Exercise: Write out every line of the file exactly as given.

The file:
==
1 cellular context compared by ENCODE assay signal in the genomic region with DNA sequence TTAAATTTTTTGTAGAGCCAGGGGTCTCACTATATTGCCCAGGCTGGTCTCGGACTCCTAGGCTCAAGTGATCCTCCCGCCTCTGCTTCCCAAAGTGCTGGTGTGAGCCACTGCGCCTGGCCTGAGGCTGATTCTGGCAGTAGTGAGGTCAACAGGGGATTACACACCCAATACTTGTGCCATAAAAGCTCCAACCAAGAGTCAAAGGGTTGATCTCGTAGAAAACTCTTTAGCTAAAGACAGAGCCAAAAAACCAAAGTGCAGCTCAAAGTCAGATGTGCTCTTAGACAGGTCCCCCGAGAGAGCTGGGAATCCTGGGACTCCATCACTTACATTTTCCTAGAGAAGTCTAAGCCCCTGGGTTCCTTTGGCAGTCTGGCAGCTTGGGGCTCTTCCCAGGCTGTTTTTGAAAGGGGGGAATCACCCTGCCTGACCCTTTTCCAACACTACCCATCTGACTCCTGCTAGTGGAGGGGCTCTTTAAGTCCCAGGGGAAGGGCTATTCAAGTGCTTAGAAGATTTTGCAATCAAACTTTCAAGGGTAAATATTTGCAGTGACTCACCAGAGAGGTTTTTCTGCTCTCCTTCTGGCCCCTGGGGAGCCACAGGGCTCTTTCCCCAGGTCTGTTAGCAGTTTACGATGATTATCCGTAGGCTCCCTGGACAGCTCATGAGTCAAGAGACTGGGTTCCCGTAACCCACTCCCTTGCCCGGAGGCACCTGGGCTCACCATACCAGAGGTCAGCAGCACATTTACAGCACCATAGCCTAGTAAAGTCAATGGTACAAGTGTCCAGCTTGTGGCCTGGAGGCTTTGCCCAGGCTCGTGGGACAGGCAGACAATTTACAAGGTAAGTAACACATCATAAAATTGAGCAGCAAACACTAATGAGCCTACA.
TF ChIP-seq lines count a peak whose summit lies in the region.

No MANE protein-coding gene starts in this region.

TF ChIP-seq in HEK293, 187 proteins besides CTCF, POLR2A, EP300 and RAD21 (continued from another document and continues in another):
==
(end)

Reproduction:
1 cellular context compared by ENCODE assay signal in the genomic region with DNA sequence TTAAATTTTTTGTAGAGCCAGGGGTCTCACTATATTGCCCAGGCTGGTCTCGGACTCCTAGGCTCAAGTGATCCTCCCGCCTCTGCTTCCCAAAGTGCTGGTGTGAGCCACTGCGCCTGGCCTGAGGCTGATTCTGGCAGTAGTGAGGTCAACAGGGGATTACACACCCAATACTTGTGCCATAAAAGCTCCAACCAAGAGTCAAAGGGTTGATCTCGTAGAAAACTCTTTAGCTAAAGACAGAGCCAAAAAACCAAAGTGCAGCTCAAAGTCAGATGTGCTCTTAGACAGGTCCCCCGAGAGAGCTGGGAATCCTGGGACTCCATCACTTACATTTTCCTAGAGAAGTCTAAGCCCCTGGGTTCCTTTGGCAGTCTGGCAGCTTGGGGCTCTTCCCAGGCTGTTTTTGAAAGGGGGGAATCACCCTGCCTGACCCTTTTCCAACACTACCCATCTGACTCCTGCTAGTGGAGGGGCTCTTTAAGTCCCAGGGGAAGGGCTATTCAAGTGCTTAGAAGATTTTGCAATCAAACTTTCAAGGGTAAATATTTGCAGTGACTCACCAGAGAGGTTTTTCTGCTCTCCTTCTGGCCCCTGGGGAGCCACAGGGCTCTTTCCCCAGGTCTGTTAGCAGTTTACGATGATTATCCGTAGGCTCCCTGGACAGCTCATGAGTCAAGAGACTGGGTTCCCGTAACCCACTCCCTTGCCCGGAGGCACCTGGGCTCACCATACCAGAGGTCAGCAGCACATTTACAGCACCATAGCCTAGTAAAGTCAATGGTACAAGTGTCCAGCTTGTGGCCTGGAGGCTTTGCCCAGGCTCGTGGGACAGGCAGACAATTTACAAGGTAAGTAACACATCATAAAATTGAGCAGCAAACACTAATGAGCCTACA.
TF ChIP-seq lines count a peak whose summit lies in the region.

No MANE protein-coding gene starts in this region.

TF ChIP-seq in HEK293, 187 proteins besides CTCF, POLR2A, EP300 and RAD21 (continued from another document and continues in another):